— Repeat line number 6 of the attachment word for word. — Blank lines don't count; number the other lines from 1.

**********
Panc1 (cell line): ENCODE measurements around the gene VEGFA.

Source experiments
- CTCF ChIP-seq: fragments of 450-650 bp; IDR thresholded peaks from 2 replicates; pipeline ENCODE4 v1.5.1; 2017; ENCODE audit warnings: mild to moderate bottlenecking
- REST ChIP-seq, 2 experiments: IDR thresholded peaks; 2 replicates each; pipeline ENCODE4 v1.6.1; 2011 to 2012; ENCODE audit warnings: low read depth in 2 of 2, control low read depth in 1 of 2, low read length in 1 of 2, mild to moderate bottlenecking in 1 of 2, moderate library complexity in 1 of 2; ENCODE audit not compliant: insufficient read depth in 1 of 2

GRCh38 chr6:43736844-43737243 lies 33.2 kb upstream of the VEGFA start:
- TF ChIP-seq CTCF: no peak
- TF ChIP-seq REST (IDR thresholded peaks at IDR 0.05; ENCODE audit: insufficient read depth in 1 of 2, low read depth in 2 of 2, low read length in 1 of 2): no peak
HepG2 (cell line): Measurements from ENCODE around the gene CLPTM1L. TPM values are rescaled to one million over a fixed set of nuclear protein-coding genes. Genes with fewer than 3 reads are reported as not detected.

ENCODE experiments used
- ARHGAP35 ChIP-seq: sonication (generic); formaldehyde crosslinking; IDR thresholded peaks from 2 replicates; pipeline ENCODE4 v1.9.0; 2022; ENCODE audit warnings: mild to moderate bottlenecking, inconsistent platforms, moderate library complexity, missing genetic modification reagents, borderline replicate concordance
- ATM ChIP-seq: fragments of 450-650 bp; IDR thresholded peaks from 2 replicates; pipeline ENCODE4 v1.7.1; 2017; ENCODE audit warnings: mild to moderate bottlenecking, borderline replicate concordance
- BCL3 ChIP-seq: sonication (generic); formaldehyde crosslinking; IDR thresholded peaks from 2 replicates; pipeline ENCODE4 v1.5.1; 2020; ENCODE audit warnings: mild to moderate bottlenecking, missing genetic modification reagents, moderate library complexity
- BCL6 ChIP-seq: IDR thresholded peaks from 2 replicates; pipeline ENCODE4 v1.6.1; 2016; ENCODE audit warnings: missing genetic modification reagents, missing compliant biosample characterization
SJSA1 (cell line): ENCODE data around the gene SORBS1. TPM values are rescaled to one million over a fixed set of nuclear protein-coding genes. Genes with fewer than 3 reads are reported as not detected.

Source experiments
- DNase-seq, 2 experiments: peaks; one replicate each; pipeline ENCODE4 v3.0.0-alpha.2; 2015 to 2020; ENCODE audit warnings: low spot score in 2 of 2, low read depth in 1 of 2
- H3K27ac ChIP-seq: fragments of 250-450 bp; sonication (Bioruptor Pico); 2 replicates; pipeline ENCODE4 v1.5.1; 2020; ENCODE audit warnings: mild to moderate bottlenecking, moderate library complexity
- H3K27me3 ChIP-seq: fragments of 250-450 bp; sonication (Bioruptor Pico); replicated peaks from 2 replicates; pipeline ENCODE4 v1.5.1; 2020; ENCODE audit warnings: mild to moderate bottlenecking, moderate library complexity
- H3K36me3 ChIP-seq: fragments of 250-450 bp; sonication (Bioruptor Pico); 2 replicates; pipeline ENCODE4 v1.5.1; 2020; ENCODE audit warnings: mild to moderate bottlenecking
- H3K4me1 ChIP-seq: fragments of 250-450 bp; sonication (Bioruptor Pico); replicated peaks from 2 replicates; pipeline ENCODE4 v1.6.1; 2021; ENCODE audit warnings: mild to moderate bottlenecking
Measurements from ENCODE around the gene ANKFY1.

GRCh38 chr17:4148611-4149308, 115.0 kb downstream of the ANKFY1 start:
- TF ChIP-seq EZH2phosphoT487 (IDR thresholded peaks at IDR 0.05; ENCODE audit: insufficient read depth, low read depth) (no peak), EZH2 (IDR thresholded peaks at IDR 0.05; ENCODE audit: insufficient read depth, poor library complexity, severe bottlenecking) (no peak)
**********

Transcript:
- TF ChIP-seq CTCF: no peak